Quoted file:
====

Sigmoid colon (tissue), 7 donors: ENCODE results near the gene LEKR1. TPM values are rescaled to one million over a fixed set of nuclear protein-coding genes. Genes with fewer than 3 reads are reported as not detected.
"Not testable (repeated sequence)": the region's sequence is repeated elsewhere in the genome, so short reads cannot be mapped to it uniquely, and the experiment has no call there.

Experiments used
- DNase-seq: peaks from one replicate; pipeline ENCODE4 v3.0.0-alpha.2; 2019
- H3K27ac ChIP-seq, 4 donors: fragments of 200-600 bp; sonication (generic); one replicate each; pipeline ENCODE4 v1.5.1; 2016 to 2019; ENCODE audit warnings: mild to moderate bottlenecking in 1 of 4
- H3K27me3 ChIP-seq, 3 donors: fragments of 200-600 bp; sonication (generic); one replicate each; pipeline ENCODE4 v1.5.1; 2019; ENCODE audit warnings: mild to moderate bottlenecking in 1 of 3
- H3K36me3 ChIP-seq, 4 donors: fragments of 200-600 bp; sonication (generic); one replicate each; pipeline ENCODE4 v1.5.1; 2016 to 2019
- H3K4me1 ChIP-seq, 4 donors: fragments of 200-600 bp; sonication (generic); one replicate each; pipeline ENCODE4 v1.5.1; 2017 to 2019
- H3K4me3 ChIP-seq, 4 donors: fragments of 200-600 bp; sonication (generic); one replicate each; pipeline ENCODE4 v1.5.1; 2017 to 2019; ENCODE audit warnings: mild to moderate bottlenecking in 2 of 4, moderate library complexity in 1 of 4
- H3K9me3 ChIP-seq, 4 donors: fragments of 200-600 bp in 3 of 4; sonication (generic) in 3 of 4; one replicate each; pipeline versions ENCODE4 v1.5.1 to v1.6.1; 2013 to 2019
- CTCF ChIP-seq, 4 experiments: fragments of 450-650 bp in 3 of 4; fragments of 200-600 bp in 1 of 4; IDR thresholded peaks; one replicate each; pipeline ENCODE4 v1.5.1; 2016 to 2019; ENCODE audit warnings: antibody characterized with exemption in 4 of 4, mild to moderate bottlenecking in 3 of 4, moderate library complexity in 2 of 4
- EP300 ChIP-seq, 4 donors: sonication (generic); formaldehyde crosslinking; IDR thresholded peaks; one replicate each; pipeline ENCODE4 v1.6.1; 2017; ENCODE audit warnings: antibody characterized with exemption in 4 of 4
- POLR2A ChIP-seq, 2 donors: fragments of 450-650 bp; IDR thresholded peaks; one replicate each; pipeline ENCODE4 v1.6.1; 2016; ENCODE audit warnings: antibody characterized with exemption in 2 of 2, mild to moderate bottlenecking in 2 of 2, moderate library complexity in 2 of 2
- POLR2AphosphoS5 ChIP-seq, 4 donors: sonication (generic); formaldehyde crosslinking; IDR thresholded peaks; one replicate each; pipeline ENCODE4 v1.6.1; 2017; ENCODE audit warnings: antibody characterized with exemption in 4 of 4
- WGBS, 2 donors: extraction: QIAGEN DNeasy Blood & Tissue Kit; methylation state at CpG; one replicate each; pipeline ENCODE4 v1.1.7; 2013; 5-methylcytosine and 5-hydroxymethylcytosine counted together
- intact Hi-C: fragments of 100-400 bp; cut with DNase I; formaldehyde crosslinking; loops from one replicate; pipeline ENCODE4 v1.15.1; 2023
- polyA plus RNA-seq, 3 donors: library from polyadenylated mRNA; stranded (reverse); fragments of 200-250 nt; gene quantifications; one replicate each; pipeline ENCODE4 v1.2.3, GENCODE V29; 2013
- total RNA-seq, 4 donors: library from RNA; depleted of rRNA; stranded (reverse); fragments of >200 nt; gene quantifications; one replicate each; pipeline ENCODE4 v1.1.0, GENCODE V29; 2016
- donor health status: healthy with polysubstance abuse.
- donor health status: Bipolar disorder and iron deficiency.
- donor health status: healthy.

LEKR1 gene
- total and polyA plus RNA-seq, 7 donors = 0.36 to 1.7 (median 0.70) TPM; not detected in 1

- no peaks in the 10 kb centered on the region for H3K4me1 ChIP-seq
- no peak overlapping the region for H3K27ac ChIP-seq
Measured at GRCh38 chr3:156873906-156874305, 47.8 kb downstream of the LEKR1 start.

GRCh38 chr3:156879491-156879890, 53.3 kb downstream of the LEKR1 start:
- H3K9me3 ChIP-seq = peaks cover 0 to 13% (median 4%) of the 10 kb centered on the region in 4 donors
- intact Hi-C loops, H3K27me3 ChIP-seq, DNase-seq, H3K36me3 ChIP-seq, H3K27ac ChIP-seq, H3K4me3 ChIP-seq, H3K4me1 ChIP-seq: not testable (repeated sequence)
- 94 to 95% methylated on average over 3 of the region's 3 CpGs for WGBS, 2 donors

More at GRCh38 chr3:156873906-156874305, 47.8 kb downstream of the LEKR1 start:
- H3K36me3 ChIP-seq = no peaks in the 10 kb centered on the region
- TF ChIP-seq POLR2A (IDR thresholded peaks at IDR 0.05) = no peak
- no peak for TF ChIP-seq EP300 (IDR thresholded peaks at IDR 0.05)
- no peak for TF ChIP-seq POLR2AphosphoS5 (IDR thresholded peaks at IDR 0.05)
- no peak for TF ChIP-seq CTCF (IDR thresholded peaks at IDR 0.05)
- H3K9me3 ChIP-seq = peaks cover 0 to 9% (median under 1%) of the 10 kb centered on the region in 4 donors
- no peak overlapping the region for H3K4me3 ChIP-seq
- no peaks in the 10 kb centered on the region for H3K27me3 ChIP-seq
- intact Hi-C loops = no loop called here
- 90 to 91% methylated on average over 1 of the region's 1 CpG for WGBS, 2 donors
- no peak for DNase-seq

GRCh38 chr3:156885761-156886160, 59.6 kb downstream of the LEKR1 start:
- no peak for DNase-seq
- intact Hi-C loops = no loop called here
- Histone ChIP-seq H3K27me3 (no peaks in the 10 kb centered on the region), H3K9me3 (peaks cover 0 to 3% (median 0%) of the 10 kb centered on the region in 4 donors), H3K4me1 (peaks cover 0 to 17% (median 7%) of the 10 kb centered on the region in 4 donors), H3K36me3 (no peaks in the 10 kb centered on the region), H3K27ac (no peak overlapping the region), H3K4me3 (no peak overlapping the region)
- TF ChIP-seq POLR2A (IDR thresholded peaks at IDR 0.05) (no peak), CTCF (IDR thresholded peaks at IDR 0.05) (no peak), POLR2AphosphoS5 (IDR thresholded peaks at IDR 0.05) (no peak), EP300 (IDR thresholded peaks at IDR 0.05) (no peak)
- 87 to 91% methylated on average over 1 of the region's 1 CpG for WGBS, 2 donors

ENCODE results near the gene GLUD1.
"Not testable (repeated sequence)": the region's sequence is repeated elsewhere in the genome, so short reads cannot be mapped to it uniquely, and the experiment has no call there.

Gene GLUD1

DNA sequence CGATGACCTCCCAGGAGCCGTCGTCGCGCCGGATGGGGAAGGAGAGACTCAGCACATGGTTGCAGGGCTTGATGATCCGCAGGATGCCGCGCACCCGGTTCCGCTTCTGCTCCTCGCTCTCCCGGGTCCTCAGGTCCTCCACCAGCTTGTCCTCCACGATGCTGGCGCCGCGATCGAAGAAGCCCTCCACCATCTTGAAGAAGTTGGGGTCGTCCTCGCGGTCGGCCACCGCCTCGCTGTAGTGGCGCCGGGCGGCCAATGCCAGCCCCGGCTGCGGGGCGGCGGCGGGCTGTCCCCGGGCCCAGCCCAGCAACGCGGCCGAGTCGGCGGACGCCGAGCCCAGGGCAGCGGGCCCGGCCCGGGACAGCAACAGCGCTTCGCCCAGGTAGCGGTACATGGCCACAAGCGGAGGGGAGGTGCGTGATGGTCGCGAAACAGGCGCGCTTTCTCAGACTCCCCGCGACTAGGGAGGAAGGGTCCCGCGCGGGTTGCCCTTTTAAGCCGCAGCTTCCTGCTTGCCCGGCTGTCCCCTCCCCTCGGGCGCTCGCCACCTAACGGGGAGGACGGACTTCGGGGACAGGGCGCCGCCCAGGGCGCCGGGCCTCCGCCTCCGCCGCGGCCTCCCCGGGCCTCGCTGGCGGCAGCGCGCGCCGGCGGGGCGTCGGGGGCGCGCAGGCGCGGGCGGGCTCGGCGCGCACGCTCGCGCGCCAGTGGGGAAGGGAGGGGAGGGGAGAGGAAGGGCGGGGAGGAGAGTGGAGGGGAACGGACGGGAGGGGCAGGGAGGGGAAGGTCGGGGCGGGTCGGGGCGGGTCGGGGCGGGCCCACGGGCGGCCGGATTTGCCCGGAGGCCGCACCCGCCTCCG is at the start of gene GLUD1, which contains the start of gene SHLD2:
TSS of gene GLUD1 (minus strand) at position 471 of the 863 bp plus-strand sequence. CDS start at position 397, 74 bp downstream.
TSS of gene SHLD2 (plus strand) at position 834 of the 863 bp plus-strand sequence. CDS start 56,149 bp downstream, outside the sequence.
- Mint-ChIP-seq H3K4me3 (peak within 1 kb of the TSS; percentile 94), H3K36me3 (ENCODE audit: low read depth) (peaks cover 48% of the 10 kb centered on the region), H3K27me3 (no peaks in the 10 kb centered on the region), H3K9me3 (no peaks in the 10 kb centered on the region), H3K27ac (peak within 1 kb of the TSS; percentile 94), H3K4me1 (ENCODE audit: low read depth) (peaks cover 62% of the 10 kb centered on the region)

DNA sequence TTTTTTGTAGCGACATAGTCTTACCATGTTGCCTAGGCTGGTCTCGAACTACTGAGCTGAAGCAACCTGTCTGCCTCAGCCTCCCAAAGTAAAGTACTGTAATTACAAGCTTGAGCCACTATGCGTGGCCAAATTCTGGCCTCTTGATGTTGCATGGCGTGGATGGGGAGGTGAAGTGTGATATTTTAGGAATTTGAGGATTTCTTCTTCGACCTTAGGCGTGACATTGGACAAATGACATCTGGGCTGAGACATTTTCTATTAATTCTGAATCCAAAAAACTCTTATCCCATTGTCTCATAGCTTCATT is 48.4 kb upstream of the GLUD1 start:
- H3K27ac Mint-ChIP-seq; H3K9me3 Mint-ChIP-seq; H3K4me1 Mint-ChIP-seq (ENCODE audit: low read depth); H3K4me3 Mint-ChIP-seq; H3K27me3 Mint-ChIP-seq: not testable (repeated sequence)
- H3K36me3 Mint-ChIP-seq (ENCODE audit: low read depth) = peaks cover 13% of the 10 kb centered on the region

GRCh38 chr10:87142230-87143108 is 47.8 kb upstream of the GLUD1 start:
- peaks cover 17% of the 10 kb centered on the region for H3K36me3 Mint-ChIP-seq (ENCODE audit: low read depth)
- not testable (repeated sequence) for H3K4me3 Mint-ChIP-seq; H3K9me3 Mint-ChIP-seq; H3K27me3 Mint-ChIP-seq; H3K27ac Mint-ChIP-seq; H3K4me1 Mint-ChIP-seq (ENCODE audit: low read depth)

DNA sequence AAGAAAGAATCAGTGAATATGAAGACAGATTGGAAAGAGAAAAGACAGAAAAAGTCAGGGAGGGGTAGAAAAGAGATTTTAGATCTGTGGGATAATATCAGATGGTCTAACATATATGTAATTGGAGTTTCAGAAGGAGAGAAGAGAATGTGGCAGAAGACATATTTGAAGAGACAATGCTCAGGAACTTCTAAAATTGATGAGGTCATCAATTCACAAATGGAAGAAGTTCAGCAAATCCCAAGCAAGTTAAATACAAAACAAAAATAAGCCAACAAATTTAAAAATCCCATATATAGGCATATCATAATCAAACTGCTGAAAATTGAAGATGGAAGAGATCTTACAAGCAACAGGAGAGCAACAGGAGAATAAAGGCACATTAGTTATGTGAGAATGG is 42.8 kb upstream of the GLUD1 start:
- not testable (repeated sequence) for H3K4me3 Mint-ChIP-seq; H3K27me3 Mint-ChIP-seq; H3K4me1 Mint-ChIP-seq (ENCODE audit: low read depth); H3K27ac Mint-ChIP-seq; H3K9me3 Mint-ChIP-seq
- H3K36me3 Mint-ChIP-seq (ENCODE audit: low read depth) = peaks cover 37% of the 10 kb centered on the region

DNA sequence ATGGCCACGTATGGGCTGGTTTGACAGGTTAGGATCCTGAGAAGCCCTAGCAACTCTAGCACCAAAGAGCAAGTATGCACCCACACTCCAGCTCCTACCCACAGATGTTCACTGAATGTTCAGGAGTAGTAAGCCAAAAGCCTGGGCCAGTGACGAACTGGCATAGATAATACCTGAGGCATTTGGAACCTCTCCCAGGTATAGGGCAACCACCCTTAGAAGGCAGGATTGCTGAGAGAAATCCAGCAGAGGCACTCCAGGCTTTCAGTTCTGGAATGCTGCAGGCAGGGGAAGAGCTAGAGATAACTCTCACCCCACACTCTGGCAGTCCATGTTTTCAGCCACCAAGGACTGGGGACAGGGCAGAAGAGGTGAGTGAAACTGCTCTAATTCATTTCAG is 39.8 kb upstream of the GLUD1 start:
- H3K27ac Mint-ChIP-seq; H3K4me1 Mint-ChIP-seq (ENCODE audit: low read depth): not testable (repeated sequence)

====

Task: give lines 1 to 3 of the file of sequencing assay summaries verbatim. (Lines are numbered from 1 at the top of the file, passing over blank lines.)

Sigmoid colon (tissue), 7 donors: ENCODE results near the gene LEKR1. TPM values are rescaled to one million over a fixed set of nuclear protein-coding genes. Genes with fewer than 3 reads are reported as not detected.
"Not testable (repeated sequence)": the region's sequence is repeated elsewhere in the genome, so short reads cannot be mapped to it uniquely, and the experiment has no call there.

Experiments used